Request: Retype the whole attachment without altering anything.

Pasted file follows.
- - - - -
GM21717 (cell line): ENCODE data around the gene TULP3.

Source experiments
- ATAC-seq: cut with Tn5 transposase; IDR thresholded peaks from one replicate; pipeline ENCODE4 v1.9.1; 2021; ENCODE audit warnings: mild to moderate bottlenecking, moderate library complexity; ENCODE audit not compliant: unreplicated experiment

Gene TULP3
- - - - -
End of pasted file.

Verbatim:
GM21717 (cell line): ENCODE data around the gene TULP3.

Source experiments
- ATAC-seq: cut with Tn5 transposase; IDR thresholded peaks from one replicate; pipeline ENCODE4 v1.9.1; 2021; ENCODE audit warnings: mild to moderate bottlenecking, moderate library complexity; ENCODE audit not compliant: unreplicated experiment

Gene TULP3